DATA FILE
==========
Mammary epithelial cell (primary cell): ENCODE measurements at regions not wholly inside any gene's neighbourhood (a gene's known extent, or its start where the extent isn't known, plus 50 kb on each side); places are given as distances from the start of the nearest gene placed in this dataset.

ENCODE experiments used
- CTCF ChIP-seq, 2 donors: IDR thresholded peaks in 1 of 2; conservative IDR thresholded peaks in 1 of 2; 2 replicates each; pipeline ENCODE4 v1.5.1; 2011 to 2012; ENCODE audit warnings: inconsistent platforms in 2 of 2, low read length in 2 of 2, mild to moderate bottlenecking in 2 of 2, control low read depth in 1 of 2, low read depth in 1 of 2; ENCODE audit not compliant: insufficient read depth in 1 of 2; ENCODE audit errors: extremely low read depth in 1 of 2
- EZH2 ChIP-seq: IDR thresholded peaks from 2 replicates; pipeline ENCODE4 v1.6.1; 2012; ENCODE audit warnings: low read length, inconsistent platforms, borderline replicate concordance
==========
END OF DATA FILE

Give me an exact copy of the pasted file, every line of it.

Mammary epithelial cell (primary cell): ENCODE measurements at regions not wholly inside any gene's neighbourhood (a gene's known extent, or its start where the extent isn't known, plus 50 kb on each side); places are given as distances from the start of the nearest gene placed in this dataset.

ENCODE experiments used
- CTCF ChIP-seq, 2 donors: IDR thresholded peaks in 1 of 2; conservative IDR thresholded peaks in 1 of 2; 2 replicates each; pipeline ENCODE4 v1.5.1; 2011 to 2012; ENCODE audit warnings: inconsistent platforms in 2 of 2, low read length in 2 of 2, mild to moderate bottlenecking in 2 of 2, control low read depth in 1 of 2, low read depth in 1 of 2; ENCODE audit not compliant: insufficient read depth in 1 of 2; ENCODE audit errors: extremely low read depth in 1 of 2
- EZH2 ChIP-seq: IDR thresholded peaks from 2 replicates; pipeline ENCODE4 v1.6.1; 2012; ENCODE audit warnings: low read length, inconsistent platforms, borderline replicate concordance